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Aspect Goes Back to its Enterprise Roots
When introducing myself, either to a new colleague or an audience during a webinar or speaking engagement, I often say that I have been a full-time contact center industry analyst since 1990. I can easily anchor that point in time because it was the same year that a report I authored, ACDs in the 1990s, was published.
After spending a day last week with the new Aspect Software leadership team, I was prompted to pull out that report because of one statistic offered by Aspect’s CEO, Patrick Dennis. First, the historical reference.
The table below summarizes market share, based on revenue, for the major players in the then ACD market for 1989, and forecasts for 1990 and 1995. AT&T and Northern Telecom (what would be Avaya today) were forecasted to move from 44.3% to 48.1% market share over the period. Rockwell and Aspect (both part of Aspect Software today) had 16.1% of the market forecast to increase to 22% by 1995.
Note, the comparison is for total revenue. Comparing the number of systems sold in 1989, the Avaya legacy companies sold 2,983 systems, while Aspect and Rockwell sold just 178. AT&T/Nortel earned just twice the revenue selling 17 times as many systems. The point here is that systems sold by Aspect/Rockwell were significantly larger, with more agents and features, than those sold in conjunction with PBXs.
The statistic that drove me to this 30-year analysis is shown below. The chart shows that since Vector Capital acquired Aspect in February 2019, the net-number of agent seat software the company has in its installed base has increased from 1.93 to 2.19 million.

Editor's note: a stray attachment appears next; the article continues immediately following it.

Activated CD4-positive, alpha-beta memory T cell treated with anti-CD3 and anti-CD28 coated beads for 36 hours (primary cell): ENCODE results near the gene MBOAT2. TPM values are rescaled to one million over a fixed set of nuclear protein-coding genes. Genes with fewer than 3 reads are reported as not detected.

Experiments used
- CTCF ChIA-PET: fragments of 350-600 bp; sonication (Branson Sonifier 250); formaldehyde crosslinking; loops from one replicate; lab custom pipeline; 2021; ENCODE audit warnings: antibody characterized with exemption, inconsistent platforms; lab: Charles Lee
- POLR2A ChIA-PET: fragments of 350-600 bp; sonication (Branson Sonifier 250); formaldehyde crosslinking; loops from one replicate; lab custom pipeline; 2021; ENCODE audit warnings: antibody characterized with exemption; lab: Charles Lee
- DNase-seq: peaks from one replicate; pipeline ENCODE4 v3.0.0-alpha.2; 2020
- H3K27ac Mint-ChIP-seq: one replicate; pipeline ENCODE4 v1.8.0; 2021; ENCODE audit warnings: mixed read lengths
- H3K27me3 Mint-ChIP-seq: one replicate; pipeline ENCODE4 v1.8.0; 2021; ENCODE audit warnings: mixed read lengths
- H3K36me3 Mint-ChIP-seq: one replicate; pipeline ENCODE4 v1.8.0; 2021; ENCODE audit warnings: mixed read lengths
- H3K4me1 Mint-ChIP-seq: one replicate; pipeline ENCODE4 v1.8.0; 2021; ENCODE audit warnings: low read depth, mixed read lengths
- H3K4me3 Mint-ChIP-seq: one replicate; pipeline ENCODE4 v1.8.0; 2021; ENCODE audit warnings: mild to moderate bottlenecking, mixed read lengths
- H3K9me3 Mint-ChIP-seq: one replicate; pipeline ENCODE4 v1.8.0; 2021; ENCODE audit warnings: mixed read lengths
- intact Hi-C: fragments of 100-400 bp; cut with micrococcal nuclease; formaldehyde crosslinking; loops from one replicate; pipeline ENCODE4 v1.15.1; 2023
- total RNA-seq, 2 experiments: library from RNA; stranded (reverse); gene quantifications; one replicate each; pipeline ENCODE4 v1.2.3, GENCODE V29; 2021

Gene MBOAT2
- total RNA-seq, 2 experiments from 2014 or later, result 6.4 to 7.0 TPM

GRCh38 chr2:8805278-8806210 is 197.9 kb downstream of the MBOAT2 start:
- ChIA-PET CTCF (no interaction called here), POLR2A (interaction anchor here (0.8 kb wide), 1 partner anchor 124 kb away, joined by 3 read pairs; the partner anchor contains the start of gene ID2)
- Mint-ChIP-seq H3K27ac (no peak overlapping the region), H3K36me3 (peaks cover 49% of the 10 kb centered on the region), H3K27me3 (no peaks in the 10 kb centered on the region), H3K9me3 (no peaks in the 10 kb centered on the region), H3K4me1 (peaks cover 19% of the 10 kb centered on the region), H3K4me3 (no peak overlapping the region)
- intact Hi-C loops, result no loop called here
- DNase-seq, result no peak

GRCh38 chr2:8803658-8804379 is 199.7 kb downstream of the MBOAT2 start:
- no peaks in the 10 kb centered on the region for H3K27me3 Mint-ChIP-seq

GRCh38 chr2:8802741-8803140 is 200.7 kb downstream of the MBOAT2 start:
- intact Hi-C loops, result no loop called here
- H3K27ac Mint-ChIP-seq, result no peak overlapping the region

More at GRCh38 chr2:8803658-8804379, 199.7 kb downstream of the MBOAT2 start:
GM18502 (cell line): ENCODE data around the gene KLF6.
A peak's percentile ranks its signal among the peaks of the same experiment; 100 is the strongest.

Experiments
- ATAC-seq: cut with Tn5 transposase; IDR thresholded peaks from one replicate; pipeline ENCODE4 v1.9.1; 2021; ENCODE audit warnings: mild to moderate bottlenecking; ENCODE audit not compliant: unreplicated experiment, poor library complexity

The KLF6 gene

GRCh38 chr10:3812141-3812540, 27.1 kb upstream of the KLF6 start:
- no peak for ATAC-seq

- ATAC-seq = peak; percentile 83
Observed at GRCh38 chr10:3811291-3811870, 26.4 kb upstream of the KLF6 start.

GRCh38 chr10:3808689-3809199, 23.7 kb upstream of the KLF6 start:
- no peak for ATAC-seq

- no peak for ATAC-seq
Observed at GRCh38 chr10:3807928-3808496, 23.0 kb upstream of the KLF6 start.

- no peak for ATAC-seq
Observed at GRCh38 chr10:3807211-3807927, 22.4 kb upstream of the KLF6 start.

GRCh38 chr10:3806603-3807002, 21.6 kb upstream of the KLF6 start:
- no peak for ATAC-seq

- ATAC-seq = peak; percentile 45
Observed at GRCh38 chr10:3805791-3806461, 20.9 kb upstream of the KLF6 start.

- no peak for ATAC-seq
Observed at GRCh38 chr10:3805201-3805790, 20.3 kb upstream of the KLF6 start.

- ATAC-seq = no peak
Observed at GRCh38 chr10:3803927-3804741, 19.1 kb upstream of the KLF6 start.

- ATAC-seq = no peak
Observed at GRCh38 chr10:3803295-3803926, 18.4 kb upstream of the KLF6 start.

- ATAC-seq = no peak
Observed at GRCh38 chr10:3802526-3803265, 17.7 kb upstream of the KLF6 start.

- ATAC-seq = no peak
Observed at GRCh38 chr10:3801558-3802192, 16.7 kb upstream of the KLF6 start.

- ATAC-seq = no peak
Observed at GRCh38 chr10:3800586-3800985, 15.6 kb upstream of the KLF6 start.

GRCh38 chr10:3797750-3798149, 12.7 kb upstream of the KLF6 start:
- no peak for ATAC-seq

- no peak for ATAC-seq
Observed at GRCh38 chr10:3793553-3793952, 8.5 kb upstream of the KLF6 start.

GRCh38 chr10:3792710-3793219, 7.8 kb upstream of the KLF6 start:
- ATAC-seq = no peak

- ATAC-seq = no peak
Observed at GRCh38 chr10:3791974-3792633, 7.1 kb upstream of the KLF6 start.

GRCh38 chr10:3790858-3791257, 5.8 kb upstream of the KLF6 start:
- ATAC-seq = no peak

It’s the two million agent seat figure that gave me pause. We know from recent presentations that Avaya reports 5.5 million seats in its base, Cisco 3 million, and Mitel over one million. What’s different in Aspect’s number is it includes both contact center licenses and workforce optimization (WFO) – historically, Aspect has had strong products for both markets. But it’s still a number in the millions, and most in this market would likely not have guessed a number half that high.
The other noteworthy thing is the growth in just three quarters (253,000 seats). The 13% growth is perhaps best compared to Genesys, also private equity owned. Genesys proudly reported its year-over-year cloud growth at 70% in September. Its overall growth, accounting for shifts from premises to cloud, is likely not dissimilar from what Aspect reported.
The takeaway from these figures is that while Aspect was trending flat to down for the four quarters before being acquired by Vector Capital, it’s now trending nicely up. The reasons harken back to my title – the new Aspect management team is doubling-down on the needs of their Fortune 50 customers, some from decades past.
Aspect customers include four of the top five commercial banks, eight of the top telecom providers, and six of the top six airlines. Likely, many of those companies are also on the customer lists of Avaya, Genesys, or Cisco. Even as Aspect customers choose a different contact center vendor for their primary routing application, they stick with Aspect for two core capabilities: predictive outbound and workforce optimization.
Instead of building a complete cloud contact center and WFO suite, with little money, the Vector Capital team is listening to its outbound and WFO customers and delivering modernized, enterprise-scale cloud and premises solutions. Early indicators show it's a strategy that is working.